HC Deb 23 June 1815 vol 31 cc996-8
The Chancellor of the Exchequer

next moved, "That a sum not exceeding 534,713l. be granted to his Majesty, to make good the deficiency of the Civil List on the 5th day of April 1814: and that the said sum be issued and paid without any fee or other deduction whatsoever." The right hon. gentleman observed, that this excess resolved itself into two branches,—the increase in the diplomatic arrangements resulting from the peculiar circumstances of the war, and the excess in the household. In regard to the latter, after allowing for the expenditure occasioned by the visit of the foreign Sovereigns to this country; and also for the charges incurred by his royal highness the Prince Regent on assuming the royal authority, it would be found that the Civil List had not exceeded that proportion of excess which was estimated by the late Mr. Perceval in 1805. In 1812, there was an excess of expenditure beyond the former year of 124,000l.; but it must not be forgotten that a considerable charge was thrown upon the Civil List by the arrangements of that year. It remained for the liberality of Parliament to provide an increase of allowance, for the purpose of meeting the ordinary expenditure without any excess. At present, however, he should merely propose to the House to make good the arrears already incurred.

Sir C. Burrell

wished to be informed, why no reply had been given to the Address of the House, respecting the regulation of the Household, and whether it was intended to defer the answer till the next session?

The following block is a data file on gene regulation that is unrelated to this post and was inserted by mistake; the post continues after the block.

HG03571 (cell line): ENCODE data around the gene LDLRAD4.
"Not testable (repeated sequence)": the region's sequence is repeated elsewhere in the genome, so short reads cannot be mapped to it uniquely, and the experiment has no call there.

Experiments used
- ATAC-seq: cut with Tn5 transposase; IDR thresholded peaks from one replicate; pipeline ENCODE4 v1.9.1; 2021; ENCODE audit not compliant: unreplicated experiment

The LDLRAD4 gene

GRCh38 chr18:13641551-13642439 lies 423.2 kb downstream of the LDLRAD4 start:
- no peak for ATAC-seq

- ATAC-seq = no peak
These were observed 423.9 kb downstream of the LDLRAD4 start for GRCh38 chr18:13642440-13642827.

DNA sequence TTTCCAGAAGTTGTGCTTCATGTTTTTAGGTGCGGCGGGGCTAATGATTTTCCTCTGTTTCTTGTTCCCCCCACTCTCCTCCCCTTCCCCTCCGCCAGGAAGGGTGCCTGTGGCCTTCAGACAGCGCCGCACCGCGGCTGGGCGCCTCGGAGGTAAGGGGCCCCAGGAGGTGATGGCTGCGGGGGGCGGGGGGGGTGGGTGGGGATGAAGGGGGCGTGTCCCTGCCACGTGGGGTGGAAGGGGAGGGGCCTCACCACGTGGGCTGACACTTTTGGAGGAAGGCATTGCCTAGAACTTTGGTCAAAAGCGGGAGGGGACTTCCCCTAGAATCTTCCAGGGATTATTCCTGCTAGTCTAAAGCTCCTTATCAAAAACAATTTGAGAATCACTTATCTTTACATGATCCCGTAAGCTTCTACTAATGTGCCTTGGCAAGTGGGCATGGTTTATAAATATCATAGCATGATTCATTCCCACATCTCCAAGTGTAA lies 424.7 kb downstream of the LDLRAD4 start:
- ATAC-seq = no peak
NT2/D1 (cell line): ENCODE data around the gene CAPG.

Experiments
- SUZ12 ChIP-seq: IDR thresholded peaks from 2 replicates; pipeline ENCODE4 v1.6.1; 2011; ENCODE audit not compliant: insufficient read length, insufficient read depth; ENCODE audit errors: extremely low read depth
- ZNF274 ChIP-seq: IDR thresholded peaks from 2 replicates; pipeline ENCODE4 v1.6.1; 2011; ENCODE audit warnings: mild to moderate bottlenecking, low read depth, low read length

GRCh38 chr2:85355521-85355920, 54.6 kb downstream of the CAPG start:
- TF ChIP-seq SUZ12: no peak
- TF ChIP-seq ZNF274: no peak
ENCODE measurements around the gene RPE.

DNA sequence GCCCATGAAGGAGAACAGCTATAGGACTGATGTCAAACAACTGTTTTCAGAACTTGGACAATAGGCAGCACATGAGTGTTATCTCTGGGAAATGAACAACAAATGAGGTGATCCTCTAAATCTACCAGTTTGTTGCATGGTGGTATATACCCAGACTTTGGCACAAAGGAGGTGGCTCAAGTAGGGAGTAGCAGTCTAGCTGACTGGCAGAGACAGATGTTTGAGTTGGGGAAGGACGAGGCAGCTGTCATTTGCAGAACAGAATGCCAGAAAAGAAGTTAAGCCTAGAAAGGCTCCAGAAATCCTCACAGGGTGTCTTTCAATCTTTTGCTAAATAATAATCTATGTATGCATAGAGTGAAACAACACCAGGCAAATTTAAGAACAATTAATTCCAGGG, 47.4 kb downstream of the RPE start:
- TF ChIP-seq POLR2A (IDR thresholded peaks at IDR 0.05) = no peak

The Chancellor of the Exchequer

said, that the estimates had not yet been received; but he certainly concluded, that his Royal Highness would be recommended to give an answer to the Address before the rising of Parliament.

Mr. Barclay

was of opinion, that some provision should be made for the liquidation of his Royal Highnesses debts, and also that some arrangements should be made respecting the other branches of the Royal family.

The Chancellor of the Exchequer

said, that a specific provision had been made for the liquidation of those debts which were ascertained when his Royal Highness assumed the Regency. A considerable portion had been discharged, and in no long time the remainder would be liquidated, when an appropriation of 50,000l. a year would be placed at the disposal of Parliament. As to the other branches of the Royal family, he did not think it proper for him to make any communication whatever to the House without the express direction of the Crown.

Mr. Bankes

expressed his approbation of the sum proposed to be granted, and agreed in thinking that the farther consideration of the subject of the Civil List could be better discussed in the next session of Parliament than now. It might be proper to grant an increase of allowance, as the expenditure had progressively increased, in consequence of the price of all articles of consumption having rapidly advanced since the accession of his Majesty, and particularly in latter times; but he trusted, when this increase should be made, that as much care would be taken as possible to prevent a recurrence of arrears.

Mr. William Smith

complained of the great excess in the Civil List during the three last years, and declared that he gave his vote for the sum with great reluctance. The money, however, must be paid, as the loss would otherwise fall on those who ought not to suffer. If the regulations and arrangements proposed by the select committee upon the Civil List should be adopted, the expense of the Crown would be kept within due limits, and future applications to Parliament for the liquidation of debts would be avoided.

The Resolution was then agreed to.